By Cameron McLain (VC @ Hummingbird Ventures) —
After many friends and family members asked me to explain my investments in blockchain assets, I decided to write an email. That email turned into this blog post.
The following post is intended for the uninitiated but I hope those familiar with the concepts will benefit from this lucid overview. So here is a (very) brief overview of the history of blockchain with key takeaways that I think are important for investors to understand. I do gloss over some of the more technical aspects for clarity’s sake.
Caveat: Before diving in, please understand that Bitcoin and blockchain though often used interchangeably are not the same thing. We’ll discuss this in more detail.
In 2008, Satoshi Nakamoto (the pseudonym for an as-of-yet unidentified individual) published a white-paper called Bitcoin: A Peer to Peer Electronic Cash System. In this paper, he argued that he had solved the issue of double-spend for digital currency via a distributed database that combined cryptography, game theory, and computer science. Double spend is simply the idea that digital currency can be spent in two places. Satoshi’s creation was a huge innovation because it enabled one entity to confidently transact value directly with another entity without relying on a trusted third party to stand between them.
To illustrate the issue of double-spend, consider purchasing a book from Amazon with a credit card. You are using digital cash to purchase that book. Because digital cash consists of a digital file (like a PDF) it can be duplicated, which is why an institution (often a bank) needs to verify these transactions. Sending a bitcoin is more akin to paying for a hotdog at a hotdog stand with a $20 bill. You hand it over and you no longer possess it. In this sense, Bitcoin was the first native digital medium for the exchange of value. Remember, money is not just coins or banknotes, it’s basically trust. Anything can be used as money, provided that there is mutual trust. The value of money depends on our trust, not on the actual worth of the materials. Money is arguably the most efficient and universal system of mutual trust ever invented.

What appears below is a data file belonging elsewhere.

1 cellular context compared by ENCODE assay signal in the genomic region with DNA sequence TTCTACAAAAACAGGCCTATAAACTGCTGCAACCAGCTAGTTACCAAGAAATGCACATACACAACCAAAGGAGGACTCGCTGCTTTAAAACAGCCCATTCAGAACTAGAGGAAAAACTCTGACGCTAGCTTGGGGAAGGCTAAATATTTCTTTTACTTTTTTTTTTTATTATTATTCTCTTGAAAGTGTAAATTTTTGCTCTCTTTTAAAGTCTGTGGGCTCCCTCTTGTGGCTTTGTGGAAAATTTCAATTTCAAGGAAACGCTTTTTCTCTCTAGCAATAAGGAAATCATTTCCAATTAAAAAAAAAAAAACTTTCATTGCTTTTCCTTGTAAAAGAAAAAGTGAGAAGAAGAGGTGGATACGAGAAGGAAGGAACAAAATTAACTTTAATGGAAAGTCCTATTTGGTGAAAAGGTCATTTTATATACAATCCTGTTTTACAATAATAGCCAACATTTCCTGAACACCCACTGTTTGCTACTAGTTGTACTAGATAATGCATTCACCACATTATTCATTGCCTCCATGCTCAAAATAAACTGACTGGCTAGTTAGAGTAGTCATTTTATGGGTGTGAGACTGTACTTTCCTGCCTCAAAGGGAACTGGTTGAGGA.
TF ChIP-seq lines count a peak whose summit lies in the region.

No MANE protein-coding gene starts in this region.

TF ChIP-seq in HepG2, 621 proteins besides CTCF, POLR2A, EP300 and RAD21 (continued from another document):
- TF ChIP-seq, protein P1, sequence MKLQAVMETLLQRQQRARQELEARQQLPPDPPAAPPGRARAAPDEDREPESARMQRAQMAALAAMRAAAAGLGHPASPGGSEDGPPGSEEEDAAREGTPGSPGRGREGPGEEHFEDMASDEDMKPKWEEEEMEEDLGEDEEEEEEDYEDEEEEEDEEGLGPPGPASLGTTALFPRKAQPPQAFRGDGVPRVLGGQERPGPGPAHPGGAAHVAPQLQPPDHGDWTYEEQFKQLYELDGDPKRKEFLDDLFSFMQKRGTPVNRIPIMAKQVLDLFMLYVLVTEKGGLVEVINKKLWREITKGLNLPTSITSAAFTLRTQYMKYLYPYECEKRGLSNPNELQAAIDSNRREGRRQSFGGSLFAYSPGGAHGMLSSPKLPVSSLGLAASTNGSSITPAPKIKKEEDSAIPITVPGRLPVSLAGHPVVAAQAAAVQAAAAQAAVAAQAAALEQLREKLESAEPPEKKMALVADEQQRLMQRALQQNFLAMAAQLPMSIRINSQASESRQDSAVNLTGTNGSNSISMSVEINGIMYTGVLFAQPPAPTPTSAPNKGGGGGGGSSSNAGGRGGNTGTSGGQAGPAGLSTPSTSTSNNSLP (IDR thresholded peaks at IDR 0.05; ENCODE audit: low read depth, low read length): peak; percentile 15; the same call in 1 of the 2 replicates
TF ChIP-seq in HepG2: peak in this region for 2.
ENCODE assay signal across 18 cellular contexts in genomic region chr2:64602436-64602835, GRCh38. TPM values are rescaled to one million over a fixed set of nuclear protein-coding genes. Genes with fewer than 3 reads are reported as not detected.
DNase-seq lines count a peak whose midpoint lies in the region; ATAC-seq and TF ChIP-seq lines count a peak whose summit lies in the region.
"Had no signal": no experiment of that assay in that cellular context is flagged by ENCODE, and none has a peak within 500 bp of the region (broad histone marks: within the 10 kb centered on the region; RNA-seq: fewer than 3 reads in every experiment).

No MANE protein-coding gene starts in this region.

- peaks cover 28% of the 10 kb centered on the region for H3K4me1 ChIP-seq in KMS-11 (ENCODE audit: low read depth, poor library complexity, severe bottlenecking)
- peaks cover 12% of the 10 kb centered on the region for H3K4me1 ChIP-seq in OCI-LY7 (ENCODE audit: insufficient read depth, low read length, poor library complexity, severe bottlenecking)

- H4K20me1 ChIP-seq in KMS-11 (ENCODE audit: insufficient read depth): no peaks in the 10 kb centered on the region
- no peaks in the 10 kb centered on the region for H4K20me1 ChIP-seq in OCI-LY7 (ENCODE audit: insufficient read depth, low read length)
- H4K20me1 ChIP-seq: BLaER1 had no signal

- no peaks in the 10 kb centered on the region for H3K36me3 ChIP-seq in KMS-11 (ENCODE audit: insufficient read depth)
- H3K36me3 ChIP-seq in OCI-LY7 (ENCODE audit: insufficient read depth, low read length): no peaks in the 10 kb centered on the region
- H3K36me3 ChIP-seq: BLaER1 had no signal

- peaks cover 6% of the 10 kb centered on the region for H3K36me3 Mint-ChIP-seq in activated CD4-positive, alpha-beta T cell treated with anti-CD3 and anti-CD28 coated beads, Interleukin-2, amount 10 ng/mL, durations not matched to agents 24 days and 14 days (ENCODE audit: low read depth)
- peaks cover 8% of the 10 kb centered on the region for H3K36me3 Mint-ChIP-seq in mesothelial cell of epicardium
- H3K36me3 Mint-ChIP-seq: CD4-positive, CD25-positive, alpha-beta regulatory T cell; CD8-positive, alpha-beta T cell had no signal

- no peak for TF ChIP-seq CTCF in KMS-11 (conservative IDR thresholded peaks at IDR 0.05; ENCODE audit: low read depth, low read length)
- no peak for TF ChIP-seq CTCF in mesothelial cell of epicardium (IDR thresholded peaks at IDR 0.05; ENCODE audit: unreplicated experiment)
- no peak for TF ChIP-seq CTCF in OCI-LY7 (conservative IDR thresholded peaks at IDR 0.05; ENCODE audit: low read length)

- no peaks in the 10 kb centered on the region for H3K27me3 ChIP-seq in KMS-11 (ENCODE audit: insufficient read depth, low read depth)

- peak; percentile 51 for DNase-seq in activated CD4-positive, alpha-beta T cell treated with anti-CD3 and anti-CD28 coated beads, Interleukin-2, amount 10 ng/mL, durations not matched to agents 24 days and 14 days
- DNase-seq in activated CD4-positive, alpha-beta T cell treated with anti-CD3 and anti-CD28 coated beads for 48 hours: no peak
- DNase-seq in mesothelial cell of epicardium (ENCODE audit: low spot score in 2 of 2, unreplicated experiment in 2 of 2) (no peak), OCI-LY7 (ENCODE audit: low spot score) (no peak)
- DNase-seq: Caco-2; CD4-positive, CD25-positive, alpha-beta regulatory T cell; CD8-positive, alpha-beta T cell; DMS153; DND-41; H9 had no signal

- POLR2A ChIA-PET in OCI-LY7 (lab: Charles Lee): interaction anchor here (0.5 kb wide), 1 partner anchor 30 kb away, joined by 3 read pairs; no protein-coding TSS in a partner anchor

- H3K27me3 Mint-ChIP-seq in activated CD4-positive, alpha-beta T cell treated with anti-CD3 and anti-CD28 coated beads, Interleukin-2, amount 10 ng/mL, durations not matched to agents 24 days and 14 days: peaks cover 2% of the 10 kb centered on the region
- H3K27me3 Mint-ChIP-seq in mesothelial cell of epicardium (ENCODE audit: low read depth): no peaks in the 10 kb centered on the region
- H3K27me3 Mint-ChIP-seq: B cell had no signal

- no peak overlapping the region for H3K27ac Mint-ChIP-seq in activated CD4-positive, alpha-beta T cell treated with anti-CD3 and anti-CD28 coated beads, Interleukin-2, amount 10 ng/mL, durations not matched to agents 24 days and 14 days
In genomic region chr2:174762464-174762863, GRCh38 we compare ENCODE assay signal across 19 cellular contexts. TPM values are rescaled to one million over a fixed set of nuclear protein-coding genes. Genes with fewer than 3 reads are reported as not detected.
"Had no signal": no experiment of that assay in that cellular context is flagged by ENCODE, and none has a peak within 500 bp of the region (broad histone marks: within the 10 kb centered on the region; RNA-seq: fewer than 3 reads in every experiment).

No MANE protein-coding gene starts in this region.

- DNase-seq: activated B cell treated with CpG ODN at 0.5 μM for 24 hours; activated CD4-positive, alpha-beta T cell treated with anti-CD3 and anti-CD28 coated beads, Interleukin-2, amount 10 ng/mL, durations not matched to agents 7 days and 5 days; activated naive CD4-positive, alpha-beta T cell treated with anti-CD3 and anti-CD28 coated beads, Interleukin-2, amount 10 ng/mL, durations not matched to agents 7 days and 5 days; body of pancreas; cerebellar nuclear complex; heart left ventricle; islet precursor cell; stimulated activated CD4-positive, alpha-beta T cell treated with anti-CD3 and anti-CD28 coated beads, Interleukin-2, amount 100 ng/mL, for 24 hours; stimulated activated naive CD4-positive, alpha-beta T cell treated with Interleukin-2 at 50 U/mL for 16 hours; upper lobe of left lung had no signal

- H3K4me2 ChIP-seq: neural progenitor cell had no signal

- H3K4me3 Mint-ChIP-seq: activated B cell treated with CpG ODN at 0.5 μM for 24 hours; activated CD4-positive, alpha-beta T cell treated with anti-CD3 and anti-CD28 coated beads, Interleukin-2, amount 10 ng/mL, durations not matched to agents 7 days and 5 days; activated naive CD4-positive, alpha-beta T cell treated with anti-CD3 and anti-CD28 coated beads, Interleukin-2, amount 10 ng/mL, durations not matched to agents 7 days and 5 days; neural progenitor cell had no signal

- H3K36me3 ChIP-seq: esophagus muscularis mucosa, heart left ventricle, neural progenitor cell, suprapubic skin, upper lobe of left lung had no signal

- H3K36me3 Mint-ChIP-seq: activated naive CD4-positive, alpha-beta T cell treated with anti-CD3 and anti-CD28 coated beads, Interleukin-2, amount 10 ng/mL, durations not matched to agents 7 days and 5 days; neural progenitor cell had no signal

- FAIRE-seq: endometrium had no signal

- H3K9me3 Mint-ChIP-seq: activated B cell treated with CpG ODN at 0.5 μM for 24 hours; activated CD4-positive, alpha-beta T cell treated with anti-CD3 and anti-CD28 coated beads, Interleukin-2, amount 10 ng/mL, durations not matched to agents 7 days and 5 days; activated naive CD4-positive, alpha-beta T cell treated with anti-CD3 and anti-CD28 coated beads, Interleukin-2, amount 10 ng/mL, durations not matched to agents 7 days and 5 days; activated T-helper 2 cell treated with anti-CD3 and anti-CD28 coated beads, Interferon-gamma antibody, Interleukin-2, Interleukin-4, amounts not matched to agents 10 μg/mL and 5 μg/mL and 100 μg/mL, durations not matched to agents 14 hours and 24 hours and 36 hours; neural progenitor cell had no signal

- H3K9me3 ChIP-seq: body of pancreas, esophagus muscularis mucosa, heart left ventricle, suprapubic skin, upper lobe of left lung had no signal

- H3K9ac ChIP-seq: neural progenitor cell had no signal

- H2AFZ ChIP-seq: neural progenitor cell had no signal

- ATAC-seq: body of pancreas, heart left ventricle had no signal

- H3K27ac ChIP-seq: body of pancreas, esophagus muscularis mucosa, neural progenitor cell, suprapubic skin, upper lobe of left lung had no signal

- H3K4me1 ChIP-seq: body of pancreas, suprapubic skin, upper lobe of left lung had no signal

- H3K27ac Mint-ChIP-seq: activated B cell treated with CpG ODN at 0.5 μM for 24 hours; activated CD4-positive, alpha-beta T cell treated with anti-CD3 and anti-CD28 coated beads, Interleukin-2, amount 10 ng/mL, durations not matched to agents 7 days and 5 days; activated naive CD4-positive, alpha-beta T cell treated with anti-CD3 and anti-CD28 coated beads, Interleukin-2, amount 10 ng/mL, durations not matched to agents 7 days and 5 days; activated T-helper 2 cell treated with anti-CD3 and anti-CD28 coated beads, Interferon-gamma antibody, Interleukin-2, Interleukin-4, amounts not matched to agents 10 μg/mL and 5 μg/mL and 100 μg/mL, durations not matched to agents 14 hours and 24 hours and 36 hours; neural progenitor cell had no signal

Below you’ll see a diagram of how a Bitcoin is minted. Please note, there is more than one blockchain. A blockchain is simply a shared, distributed ledger. There is the Bitcoin blockchain, the Ethereum blockchain, and many private blockchains. We’ll get into those shortly.
Most importantly, however, it has survived and the core tenets have been proven out. In countries such as Argentina and Venezuela where inflation is astronomical, Bitcoin is used to pay for some goods. Bitcoin may become a de facto store of value similar to Gold and can be viewed as a hedge against instability and inflation. The way Satoshi set up the protocol, Bitcoin is issued every 10 minutes until the total supply equals 21 million Bitcoins.
There will only ever be 21 million Bitcoins, a hard money rule similar to the gold standard (i.e., a system in which the money supply is fixed to a commodity and not determined by government) and roughly two thirds have been released. Given the set number of bitcoins in circulation and the expected future funds pouring into the asset class, it’s possible that Bitcoin could reach a price 10–20 multiples higher than its current value.
Bitcoin is largely uncorrelated to other asset class, which means a movement in another asset class will not strongly affect Bitcoin. In an era of political uncertainty, this makes Bitcoin an attractive investment. The exhibit below outlines Bitcoin’s correlation in regard to other asset classes:
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